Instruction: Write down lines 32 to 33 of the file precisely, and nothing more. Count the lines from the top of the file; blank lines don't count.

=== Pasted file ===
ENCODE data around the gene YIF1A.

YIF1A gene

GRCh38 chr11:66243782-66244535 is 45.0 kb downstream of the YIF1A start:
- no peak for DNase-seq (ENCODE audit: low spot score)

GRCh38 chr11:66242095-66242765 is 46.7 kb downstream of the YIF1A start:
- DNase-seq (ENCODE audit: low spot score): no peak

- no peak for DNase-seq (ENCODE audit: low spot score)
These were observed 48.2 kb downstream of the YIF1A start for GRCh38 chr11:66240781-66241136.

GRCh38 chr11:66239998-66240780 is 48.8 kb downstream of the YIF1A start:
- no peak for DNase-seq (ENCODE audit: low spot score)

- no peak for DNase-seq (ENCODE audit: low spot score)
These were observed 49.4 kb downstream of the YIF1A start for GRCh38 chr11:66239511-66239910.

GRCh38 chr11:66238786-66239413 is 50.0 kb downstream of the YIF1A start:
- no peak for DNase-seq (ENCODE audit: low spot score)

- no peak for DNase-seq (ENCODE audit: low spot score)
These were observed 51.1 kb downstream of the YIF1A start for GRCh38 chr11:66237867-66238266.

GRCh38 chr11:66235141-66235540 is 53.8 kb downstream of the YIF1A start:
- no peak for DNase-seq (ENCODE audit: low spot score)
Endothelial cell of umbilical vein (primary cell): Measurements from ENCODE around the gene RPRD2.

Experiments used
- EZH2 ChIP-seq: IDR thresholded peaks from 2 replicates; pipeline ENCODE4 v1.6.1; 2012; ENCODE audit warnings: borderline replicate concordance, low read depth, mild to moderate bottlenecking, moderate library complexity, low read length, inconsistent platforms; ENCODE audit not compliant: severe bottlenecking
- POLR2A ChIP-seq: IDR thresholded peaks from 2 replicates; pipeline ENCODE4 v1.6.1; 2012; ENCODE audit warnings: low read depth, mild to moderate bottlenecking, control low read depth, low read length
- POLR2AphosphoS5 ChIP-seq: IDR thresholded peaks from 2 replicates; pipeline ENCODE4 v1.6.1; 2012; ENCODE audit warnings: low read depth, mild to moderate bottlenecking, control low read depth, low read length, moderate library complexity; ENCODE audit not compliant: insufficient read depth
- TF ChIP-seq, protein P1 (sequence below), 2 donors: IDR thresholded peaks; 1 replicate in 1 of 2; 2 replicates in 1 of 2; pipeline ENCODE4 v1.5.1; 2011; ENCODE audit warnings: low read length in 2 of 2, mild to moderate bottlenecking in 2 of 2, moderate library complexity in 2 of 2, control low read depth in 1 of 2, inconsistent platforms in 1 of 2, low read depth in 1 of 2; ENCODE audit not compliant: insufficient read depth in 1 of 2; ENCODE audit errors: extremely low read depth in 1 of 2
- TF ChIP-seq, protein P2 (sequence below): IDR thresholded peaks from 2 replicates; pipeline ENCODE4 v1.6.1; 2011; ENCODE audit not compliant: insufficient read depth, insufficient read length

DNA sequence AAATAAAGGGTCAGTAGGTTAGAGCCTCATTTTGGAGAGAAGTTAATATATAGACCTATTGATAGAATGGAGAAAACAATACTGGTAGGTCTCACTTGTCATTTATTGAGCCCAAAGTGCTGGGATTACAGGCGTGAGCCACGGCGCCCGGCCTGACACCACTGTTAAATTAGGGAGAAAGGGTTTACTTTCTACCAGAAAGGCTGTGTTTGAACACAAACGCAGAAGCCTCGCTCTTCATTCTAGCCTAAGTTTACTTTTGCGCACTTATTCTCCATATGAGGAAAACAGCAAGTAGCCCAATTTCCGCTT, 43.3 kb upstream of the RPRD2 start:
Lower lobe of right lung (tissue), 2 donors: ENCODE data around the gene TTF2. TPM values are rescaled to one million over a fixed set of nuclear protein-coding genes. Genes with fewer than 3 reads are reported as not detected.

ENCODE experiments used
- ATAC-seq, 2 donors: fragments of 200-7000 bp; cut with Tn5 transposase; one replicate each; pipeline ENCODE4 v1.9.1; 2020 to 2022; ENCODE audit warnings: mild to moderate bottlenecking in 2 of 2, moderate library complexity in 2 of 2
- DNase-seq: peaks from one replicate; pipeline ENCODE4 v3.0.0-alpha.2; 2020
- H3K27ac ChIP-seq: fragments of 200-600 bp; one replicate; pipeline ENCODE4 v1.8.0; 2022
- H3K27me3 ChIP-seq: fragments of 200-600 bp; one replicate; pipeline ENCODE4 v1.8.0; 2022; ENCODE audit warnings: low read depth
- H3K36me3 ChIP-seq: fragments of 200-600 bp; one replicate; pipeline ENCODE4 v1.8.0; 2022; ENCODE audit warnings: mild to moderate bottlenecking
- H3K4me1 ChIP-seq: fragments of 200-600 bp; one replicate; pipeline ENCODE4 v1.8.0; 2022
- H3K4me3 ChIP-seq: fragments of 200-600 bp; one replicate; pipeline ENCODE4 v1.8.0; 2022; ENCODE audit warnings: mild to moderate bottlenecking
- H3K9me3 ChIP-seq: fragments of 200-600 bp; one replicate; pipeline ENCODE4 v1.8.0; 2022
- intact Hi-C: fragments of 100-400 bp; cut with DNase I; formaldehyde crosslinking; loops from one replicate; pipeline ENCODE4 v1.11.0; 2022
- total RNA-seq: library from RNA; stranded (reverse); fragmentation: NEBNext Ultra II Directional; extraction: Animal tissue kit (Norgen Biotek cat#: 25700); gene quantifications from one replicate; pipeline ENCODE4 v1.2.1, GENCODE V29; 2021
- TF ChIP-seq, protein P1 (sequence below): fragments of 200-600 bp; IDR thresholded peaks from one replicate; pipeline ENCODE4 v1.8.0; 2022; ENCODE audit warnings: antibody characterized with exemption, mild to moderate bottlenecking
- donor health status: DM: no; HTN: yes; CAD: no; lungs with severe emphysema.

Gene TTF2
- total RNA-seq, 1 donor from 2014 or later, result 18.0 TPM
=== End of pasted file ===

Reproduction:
- H3K27me3 ChIP-seq: fragments of 200-600 bp; one replicate; pipeline ENCODE4 v1.8.0; 2022; ENCODE audit warnings: low read depth
- H3K36me3 ChIP-seq: fragments of 200-600 bp; one replicate; pipeline ENCODE4 v1.8.0; 2022; ENCODE audit warnings: mild to moderate bottlenecking